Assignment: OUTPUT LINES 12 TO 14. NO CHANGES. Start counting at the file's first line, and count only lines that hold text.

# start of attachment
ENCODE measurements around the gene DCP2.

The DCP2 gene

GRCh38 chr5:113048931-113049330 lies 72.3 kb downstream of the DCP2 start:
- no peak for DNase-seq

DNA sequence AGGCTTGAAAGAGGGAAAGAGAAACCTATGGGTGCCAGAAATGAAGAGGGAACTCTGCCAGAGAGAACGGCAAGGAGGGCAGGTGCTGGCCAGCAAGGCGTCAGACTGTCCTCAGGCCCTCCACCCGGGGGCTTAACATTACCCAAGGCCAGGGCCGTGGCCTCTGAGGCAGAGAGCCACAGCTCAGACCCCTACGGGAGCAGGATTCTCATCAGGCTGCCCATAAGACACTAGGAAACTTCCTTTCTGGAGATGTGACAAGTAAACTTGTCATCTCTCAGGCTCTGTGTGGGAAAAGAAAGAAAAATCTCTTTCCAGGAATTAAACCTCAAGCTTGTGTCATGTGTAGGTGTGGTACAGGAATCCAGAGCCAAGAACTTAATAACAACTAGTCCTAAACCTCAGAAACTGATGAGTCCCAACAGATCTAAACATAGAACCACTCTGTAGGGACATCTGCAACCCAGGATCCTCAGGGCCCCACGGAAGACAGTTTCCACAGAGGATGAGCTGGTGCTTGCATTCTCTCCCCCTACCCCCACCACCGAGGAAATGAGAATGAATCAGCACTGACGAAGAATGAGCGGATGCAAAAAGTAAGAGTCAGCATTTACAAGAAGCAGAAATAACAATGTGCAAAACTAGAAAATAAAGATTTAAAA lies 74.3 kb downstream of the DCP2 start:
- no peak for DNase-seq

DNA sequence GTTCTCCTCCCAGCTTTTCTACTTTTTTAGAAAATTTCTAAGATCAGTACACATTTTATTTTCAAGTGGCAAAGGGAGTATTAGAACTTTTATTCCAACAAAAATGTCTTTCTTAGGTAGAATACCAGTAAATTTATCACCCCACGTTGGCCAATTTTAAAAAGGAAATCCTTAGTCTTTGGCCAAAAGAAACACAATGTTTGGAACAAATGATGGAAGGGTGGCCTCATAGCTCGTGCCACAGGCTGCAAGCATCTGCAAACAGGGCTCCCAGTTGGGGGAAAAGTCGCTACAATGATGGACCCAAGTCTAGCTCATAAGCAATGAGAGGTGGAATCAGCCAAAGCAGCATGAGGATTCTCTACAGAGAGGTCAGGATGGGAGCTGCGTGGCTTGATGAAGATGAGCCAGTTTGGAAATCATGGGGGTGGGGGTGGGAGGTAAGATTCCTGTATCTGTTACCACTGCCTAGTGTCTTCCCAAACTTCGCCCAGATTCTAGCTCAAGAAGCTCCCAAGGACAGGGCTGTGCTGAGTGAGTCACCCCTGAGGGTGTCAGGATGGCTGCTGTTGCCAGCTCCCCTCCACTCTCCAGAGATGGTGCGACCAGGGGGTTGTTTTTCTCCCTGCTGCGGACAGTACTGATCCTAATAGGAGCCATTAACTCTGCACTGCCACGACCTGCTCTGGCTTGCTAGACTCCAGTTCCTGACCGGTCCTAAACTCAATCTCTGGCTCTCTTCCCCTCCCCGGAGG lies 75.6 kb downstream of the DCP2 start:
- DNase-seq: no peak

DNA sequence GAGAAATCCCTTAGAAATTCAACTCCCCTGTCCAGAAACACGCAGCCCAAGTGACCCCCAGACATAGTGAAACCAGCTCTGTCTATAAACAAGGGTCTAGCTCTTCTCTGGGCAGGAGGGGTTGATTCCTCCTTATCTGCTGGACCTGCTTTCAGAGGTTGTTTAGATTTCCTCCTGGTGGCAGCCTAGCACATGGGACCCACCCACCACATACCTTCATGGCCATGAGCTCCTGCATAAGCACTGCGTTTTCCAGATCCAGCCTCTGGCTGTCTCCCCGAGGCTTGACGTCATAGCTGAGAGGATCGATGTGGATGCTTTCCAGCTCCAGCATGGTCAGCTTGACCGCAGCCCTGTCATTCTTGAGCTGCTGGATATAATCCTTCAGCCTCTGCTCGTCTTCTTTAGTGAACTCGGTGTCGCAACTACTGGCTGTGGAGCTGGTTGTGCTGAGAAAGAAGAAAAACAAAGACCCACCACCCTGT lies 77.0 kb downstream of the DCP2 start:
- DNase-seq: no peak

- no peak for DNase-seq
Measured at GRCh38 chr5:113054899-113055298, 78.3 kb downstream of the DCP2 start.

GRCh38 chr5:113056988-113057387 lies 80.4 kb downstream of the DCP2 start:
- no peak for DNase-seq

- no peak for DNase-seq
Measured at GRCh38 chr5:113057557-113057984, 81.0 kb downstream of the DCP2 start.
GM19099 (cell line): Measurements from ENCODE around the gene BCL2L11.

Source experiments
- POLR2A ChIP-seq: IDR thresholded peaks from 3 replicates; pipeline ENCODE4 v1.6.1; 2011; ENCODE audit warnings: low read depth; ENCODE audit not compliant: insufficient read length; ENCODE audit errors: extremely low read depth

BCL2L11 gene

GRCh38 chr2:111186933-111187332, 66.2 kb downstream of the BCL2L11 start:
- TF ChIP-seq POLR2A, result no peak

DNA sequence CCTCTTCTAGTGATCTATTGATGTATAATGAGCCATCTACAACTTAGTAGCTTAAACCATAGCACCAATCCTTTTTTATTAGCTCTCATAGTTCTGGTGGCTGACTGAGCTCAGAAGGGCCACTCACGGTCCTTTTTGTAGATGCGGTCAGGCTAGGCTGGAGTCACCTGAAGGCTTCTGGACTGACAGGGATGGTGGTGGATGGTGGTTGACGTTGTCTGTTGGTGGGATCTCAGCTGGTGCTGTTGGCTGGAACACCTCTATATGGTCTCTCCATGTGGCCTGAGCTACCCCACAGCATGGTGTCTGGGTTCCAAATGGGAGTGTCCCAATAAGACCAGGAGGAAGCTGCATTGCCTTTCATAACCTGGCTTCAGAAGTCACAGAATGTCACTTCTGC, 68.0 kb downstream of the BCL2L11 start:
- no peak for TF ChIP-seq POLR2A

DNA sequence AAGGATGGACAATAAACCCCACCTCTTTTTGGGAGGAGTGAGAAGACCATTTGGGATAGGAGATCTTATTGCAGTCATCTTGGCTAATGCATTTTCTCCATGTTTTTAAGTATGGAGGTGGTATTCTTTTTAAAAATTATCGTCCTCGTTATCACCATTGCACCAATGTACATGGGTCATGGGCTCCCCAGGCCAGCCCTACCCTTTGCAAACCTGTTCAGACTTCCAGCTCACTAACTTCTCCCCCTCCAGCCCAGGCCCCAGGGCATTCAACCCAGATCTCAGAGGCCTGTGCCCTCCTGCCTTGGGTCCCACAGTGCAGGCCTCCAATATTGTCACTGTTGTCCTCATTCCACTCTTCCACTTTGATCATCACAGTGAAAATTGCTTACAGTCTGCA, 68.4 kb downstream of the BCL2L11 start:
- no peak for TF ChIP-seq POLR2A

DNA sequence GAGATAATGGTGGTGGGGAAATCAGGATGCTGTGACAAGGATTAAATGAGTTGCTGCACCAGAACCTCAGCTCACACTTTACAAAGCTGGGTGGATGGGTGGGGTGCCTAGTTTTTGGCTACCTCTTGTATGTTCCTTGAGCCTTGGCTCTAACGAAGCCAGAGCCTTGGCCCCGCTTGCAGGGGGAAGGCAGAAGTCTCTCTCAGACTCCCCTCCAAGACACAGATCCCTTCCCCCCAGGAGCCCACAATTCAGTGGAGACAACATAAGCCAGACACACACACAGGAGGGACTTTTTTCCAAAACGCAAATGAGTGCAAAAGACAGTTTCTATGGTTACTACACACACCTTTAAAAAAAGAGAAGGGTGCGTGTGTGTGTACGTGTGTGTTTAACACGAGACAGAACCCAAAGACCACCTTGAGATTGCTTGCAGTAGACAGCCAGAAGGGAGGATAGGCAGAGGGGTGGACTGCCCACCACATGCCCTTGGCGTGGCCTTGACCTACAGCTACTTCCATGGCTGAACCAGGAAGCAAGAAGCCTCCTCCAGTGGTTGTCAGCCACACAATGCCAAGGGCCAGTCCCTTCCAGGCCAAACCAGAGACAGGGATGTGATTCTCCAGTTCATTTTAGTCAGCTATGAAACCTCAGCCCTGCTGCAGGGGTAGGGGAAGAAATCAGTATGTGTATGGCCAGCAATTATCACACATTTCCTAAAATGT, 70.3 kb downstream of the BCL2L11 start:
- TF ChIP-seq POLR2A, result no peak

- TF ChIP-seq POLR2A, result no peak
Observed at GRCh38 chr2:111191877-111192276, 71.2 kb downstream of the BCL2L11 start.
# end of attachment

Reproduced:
Measured at GRCh38 chr5:113054899-113055298, 78.3 kb downstream of the DCP2 start.

GRCh38 chr5:113056988-113057387 lies 80.4 kb downstream of the DCP2 start:
- no peak for DNase-seq